Commemorating the 5th anniversary of A Common Word Between Us and You.

Commemorating the 5th anniversary of A Common Word Between Us and You – expectations, engagements and fruits of an interfaith document and the importance of transnational projects.

Regina C. Saschowa

Two important anniversaries for interfaith engagement took place in the middle of October 2012. One is the 50th anniversary of the Second Vatican Council which was opened on October 11th, 1962 and out of which the declaration Nostra Aetate came. Nostra Aetate represented an opening of the Roman Catholic Church towards the faithful of other religions, including Muslims who it regards with “great esteem“. The other one is the anniversary of a document called A Common Word Between Us and You (in the following ACW) which was published on October 13th, 2007 and which celebrated its fifth birthday with a variety of initiatives including a conference held at Oxford about ’Love in the Abrahamic Religions’ and a relaunch and redesign of its website. Since the latter and its subsequent fruits can be seen as one of the most contemporary engagements in the field of transnational and transcultural communication, the following essay intends to focus on the efforts of the ACW and takes a closer look at the genesis, hermeneutic approach, fruits and perspectives of the document.

Genesis of ACW

ACW’s official starting point was in 2007 when it was signed by 138 Muslims, inviting Christian leaders to dialogue on the basis of two commandments common to each faith; love of the one God and love of the neighbour. Due to the diversity of its signatories, ACW is to be understood as a Muslim initiative, however its author was the Jordanian Prince Ghazi bin Muhammad, the chief adviser for religious and cultural affairs and the personal envoy to Jordan’s current King, Abdullah II. According to Ghazi, ACW has become “the world’s leading interfaith dialogue initiative between Christians and Muslims specifically, unprecedented in its importance, scope and global ‘traction’.“[1] This statement is confirmed by leading Christian authorities and scholars; the Director of the Cambridge Inter-Faith Programme, Prof. David Ford calls it an “historic statement” which “gives the right keynote for relations between Muslims and Christians in the 21st Century.”[2] The outgoing Archbishop of Canterbury, Dr. Rowan Williams, further pointed out in his response that the initiative could  “suggest a way in which religious plurality can be seen as serving the cause of social unity and acting as a force for the common good”[3] – a very important aspect concerning the effect of religion throughout time and history.

The genesis of the initiative can be traced back to incidents rooted further in the past than 2007. The tense state of global Christian-Muslim relations has escalated since the turn of the millennium, with events such as 9/11, the Bali Bombings of 2002 (which sadly also just had its 10th anniversary on October 12th), the Beslan Massacre (Russia) in 2004 or the London terror attacks in 2005 highlighting a new urgency for interreligious communication and the dangers caused by misinformation, stereotyping and ignorance. Especially today we face the problem of constant provocation by either words, cartoons or recently even films, and some parties seem to take a special interest in provoking the masses into responding negatively to the “Other“ as the foreigner, the unknown and – due to religion – the one with another faith.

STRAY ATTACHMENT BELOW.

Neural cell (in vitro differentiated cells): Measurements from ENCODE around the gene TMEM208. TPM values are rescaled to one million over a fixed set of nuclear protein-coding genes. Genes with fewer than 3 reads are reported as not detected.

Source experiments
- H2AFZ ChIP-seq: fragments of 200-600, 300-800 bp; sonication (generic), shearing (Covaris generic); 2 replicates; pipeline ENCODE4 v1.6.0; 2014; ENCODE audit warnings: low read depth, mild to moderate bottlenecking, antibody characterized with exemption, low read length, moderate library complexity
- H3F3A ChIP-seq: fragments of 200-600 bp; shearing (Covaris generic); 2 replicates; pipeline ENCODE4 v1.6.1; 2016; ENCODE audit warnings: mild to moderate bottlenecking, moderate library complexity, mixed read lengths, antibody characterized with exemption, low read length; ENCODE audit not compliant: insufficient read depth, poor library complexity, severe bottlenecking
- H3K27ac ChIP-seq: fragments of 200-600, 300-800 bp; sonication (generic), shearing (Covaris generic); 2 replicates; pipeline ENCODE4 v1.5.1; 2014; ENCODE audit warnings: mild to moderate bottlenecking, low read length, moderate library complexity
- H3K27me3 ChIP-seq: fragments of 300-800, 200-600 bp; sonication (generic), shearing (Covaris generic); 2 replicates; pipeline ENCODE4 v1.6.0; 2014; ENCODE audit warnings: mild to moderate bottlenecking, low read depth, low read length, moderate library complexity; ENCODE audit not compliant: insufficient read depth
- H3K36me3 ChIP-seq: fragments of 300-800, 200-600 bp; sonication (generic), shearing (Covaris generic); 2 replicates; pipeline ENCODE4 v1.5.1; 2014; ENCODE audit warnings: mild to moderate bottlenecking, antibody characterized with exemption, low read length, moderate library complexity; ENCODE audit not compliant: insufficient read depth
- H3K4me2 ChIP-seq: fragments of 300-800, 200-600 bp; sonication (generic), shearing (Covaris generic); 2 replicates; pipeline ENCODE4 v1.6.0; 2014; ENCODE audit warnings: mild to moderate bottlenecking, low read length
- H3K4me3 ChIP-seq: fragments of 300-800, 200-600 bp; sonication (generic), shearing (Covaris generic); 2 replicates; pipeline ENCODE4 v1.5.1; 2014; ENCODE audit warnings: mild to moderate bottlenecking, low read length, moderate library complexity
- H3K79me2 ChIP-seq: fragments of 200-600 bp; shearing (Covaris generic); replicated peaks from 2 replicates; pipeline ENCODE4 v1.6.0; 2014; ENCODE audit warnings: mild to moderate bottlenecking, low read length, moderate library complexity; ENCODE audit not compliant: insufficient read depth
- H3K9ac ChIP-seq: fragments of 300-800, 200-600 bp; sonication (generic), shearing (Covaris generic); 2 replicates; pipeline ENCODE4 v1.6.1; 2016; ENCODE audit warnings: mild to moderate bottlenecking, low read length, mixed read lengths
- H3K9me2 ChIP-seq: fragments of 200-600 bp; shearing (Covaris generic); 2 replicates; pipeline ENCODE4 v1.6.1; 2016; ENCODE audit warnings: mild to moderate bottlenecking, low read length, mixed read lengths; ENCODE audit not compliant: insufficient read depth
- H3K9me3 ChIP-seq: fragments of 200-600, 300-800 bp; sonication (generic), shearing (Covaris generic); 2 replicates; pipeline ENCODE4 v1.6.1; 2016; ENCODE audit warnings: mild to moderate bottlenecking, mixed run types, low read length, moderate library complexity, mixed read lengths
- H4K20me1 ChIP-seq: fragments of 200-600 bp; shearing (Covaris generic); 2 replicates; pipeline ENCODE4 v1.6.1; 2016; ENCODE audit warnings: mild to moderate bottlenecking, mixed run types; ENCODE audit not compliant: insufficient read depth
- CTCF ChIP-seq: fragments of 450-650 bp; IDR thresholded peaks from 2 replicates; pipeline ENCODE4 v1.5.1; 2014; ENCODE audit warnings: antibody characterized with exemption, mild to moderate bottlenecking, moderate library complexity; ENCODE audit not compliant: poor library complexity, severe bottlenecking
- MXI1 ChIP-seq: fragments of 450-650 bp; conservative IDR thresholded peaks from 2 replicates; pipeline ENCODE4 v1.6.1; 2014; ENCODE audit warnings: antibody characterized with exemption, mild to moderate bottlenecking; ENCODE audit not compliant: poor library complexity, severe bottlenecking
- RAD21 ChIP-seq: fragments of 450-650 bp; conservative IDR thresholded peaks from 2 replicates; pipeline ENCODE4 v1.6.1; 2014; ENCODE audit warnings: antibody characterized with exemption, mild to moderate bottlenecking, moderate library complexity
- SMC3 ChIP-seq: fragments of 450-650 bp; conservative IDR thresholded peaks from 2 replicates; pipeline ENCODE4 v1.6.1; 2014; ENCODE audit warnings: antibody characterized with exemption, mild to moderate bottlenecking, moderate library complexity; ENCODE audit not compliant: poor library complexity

It is not only these aspects that have led to an initiative like the ACW. Important to mention is another initiative which was the direct predecessor to ACW and which set the precedent for large-scale interfaith dialogue on an international level. Following the Pope’s controversial lecture in Regensburg (Germany) on September 12th 2006, a group of 38 Muslim scholars sent a letter to the Vatican responding to this lecture. On October 13th 2006 the so-called Open Letter of the 38 was published and signed by Muslim leaders and scholars, responding with some polite yet clarifying statements to the Pope’s lecture and proposing an interfaith dialogue. The aim of this first open letter was an elaborate explanation of how reason and faith are indeed inseparable and yet still compatible with Islam. This document may also be seen as a contemporary and broadly unifying reaction to an unfortunate state, in which extreme or radical beliefs abuse and misrepresent faith through calling on the name of God in order to justify their actions.

The Open Letter of the 38 met with a disappointing response from the Vatican, which motivated its initiators to think bigger. One year and one hundred signatories later, ACW was launched, this time addressed not only to the Pope, but to the leaders of all Christian Churches. ACW succeeded in getting the attention of the Vatican as well as many Christian religious leaders, ambassadors and other representatives interested in a harmonic and deepened friendship between the world’s two largest faiths.

The hermeneutic relevance of ACW

ACW tries to combine not only different Islamic traditions but also the Christian and – even if not explicitly – the Jewish religion under the main tenet of love: On the one hand through the love of God, on the other hand through the love of the neighbour. Who exactly is intended by ’neighbour’ is made clear from the context and quotations used, but less so from the language; in the context of the verses cited in the text, ’neighbour’ is to be understood both literally (person next door) as well as symbolically representing one’s fellow human beings. Linguistically however this is not as clear. Whereas in English there is only one word to describe both our physical neighbour and our fellow human, Arabic (and other languages such as German) can differentiate between the two. This is relevant because the Christian scriptures use the word qarīb to describe neighbour (the one who is close to me, i.e. a brother), whereas the Islamic tradition uses another word, jār, the geographical neighbour.[4] Indeed, the difference may lead to questions, but it also highlights the importance of hermeneutics and tolerance, two components which are crucial for the appreciation of every dialogue as well as for documents originating in Jordan and elsewhere.